The Berean Expositor
Volume 43 - Page 108 of 243
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On the Threshold
pp. 99, 100
"If any man will come after Me,
let him . . . . . take up his cross and follow Me" (Matt. 16: 24).
There is an important omission in the verse as quoted above. Before the statement to
taking up the cross, comes the injunction to "deny self". As in all things, we must begin
at home.  Little things indicate the direction of the current.  Both the actions are
voluntary. Let him deny himself, and take up his cross. There is much talk of following
the Lord amongst us, but where is either the denying of self or the taking up of the cross?
It is noticeable that this statement comes in the section which speaks of Christ's
sufferings, (Matt. 16: 21), and glory (verse 27 and 17: 1-3). The denial and the cross
are but for a time; glory is ahead, and as Christ has suffered in our stead, no wrath can be
ours. Our cross is not the curse of a broken law. Phil. 3: 1-12 seems to give a similar
thought, the denial of self, counting all things as loss and the fellowship of His sufferings,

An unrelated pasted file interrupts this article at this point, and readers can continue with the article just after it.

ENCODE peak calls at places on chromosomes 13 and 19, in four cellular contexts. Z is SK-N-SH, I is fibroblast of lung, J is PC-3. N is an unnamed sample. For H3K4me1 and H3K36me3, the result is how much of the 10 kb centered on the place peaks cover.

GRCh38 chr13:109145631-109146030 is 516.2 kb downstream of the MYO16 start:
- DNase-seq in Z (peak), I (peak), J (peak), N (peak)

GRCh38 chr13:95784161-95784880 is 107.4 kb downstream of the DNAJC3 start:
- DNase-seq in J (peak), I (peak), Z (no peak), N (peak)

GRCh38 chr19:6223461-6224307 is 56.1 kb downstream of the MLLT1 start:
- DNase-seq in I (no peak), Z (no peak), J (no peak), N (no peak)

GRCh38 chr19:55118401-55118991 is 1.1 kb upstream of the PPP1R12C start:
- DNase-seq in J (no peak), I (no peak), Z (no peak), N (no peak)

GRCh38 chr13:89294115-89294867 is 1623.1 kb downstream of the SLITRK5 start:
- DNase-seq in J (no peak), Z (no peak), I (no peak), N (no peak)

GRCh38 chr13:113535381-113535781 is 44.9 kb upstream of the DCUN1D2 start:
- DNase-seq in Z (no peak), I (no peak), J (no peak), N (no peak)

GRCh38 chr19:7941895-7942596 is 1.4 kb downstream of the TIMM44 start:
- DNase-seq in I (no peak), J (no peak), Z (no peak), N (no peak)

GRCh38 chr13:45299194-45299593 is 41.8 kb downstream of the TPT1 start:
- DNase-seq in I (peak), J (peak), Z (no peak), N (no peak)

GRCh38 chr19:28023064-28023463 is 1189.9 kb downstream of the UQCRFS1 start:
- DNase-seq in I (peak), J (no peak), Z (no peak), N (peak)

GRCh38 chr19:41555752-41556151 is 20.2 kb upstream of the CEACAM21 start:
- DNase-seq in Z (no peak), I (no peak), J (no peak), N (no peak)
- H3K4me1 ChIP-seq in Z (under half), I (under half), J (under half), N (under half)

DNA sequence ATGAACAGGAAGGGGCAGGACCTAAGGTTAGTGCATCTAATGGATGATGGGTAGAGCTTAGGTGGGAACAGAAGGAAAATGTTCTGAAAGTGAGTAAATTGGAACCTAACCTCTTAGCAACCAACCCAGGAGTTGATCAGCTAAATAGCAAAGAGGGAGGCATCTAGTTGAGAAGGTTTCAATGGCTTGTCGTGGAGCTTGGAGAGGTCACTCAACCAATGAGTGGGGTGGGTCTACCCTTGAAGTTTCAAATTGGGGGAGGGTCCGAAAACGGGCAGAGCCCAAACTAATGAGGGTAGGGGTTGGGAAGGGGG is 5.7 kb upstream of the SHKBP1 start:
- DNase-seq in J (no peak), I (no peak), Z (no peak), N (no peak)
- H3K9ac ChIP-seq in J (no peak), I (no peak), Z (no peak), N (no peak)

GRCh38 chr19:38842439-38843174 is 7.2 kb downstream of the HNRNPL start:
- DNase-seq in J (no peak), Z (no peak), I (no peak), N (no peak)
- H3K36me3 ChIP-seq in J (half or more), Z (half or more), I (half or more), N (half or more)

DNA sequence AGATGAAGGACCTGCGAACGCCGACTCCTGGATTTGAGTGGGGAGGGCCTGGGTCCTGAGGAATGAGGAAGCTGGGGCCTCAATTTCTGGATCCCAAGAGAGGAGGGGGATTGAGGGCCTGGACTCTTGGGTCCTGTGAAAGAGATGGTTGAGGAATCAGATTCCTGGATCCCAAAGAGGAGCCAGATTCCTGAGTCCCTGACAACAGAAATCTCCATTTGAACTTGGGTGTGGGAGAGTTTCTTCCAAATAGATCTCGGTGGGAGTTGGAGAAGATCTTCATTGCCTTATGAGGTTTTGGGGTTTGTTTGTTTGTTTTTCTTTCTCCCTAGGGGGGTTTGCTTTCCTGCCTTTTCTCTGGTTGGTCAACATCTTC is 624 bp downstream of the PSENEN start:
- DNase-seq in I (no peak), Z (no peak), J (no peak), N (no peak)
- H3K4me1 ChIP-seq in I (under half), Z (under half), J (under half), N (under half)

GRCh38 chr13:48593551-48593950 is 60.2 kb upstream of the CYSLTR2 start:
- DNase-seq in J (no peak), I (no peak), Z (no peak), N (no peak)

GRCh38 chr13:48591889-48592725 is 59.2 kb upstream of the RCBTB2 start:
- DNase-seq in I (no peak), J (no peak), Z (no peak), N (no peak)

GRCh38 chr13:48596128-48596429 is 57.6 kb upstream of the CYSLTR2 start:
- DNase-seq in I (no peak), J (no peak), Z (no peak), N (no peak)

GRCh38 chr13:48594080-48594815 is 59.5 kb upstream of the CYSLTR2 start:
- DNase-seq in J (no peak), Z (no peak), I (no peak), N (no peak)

with resurrection in view. May we not "follow afar off" as Peter did who denied his
Lord, but follow closely by denying self.
"That ye may be sincere and without offence till the day of Christ;
being filled with the fruits of righteousness" (Phil. 1: 10, 11).
In verse 9, abounding love leading to knowledge and judgment and discernment, leads
right on to the day of Christ, when we shall stand before Him. We know that so far as
our eternal salvation is concerned, we shall be without blemish (Eph. 5: 27 & Phil. 1: 6).
Phil. 1: 6 says what the Lord will do until the day of Christ comes but 1: 10, 11, what we
are to seek to be till that day. The word translated `sincere' means `tested by sunlight';
our every action and thought will be laid bare. Oh to remember this! The word is
suggestive; it teaches us to avoid any appearance of sham, all must be genuine to please
the Lord. "Without offence." This includes two things: (1) that we shall be able to
stand before the Lord, and receive His "well done", and (2) that we have not caused our
brethren to stumble. How difficult is the path, and how can we even commence this life
of consistency? Verse 11 gives an answer--filled with the fruits of righteousness. We,
as Christians, have reckoned to us the righteousness of God through Christ, and this
secures our entrance into the joys of eternity, but to be rewarded, not to be ashamed, to
avoid suffering loss with regard to the Judgment Seat, sincerity and fruitfulness are
required. Note it is the "fruits" of righteousness. Blessed be God, He has planted the
tree. May we not hinder the bringing forth of much fruit (Eph. 2: 10; Hosea 14: 8
"From Me is thy fruit found").